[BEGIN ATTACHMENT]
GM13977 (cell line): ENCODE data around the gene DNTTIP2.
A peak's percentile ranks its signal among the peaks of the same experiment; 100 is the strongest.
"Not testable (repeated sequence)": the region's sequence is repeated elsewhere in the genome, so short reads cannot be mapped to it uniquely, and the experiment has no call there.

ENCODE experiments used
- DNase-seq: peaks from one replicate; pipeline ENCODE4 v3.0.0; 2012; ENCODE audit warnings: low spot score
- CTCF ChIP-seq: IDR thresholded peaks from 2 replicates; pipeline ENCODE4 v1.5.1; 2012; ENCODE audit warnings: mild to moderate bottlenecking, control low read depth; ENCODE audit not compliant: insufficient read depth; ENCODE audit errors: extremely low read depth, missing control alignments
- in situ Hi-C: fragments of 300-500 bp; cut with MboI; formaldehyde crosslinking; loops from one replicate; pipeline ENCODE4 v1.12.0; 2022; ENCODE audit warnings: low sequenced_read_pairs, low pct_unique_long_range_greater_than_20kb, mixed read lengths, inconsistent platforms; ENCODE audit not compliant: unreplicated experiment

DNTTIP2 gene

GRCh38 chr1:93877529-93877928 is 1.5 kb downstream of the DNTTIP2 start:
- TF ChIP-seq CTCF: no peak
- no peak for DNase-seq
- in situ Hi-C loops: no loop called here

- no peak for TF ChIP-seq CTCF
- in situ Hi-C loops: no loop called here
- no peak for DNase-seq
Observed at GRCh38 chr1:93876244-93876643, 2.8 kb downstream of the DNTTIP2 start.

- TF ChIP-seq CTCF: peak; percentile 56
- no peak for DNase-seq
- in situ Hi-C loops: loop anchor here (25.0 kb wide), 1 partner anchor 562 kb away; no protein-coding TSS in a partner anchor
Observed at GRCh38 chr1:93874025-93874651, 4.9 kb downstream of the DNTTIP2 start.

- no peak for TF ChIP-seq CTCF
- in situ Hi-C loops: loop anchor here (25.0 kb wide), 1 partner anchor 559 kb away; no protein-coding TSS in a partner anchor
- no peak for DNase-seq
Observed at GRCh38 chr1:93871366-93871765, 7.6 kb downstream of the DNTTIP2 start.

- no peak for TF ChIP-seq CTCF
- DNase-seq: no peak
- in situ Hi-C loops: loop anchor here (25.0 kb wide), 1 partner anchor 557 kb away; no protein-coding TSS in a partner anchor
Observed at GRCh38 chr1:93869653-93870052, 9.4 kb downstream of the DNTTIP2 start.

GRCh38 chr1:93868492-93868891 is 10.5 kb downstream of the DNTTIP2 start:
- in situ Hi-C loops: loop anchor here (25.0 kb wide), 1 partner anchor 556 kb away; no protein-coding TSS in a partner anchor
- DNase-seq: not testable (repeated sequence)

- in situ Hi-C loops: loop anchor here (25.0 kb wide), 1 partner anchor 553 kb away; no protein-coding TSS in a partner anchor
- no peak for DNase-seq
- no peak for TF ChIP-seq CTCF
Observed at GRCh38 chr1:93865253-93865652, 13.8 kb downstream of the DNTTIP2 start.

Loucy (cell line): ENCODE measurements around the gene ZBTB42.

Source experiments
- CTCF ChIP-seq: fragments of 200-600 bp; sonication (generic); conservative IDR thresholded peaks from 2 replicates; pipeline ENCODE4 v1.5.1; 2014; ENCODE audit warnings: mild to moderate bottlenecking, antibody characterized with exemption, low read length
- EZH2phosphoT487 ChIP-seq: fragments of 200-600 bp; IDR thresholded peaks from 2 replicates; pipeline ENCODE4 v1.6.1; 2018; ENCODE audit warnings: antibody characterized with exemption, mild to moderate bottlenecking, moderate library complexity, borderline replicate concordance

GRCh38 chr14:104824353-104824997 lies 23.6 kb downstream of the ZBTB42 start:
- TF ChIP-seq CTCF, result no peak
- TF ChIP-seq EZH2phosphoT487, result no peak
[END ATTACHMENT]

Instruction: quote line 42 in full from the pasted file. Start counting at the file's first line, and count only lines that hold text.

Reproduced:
- TF ChIP-seq EZH2phosphoT487, result no peak